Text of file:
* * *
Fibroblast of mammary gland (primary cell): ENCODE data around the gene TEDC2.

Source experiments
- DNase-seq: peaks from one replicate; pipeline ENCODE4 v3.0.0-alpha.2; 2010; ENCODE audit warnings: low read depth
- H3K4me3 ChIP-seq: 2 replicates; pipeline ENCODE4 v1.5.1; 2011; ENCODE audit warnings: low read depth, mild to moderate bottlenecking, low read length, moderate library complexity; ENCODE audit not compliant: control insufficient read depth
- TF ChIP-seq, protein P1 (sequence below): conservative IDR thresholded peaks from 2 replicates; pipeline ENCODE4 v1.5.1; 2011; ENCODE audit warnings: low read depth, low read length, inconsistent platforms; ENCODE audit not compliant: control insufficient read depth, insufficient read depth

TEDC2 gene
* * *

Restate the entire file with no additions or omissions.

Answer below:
Fibroblast of mammary gland (primary cell): ENCODE data around the gene TEDC2.

Source experiments
- DNase-seq: peaks from one replicate; pipeline ENCODE4 v3.0.0-alpha.2; 2010; ENCODE audit warnings: low read depth
- H3K4me3 ChIP-seq: 2 replicates; pipeline ENCODE4 v1.5.1; 2011; ENCODE audit warnings: low read depth, mild to moderate bottlenecking, low read length, moderate library complexity; ENCODE audit not compliant: control insufficient read depth
- TF ChIP-seq, protein P1 (sequence below): conservative IDR thresholded peaks from 2 replicates; pipeline ENCODE4 v1.5.1; 2011; ENCODE audit warnings: low read depth, low read length, inconsistent platforms; ENCODE audit not compliant: control insufficient read depth, insufficient read depth

TEDC2 gene